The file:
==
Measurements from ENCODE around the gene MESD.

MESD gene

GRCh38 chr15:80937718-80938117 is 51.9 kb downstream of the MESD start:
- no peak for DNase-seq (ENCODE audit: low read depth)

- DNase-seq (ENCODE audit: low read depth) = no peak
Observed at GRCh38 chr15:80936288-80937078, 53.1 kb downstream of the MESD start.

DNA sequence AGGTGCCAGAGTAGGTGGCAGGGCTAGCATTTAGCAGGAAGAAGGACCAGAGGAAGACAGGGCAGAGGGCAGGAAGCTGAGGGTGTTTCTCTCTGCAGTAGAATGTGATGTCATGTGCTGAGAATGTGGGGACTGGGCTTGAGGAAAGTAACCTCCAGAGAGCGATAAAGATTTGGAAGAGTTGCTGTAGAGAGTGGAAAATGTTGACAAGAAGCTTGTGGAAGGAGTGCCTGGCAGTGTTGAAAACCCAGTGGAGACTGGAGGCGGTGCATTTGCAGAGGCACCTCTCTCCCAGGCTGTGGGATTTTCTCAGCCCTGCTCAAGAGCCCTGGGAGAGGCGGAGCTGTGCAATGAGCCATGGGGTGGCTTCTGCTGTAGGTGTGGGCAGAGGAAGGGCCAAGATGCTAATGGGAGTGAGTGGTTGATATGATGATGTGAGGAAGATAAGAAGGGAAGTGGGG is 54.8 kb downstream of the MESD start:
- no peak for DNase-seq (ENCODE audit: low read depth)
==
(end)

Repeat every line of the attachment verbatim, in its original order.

Measurements from ENCODE around the gene MESD.

MESD gene

GRCh38 chr15:80937718-80938117 is 51.9 kb downstream of the MESD start:
- no peak for DNase-seq (ENCODE audit: low read depth)

- DNase-seq (ENCODE audit: low read depth) = no peak
Observed at GRCh38 chr15:80936288-80937078, 53.1 kb downstream of the MESD start.

DNA sequence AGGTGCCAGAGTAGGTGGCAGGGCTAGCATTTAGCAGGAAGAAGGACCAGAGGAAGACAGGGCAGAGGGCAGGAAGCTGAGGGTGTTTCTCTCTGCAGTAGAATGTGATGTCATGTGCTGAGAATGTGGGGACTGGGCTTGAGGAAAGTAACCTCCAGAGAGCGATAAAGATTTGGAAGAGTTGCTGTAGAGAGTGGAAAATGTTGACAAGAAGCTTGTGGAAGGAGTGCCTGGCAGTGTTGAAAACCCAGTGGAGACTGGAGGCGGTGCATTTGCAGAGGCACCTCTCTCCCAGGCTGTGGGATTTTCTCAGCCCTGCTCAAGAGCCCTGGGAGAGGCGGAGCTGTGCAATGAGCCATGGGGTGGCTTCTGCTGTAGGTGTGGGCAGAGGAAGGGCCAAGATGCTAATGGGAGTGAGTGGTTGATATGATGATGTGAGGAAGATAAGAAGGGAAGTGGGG is 54.8 kb downstream of the MESD start:
- no peak for DNase-seq (ENCODE audit: low read depth)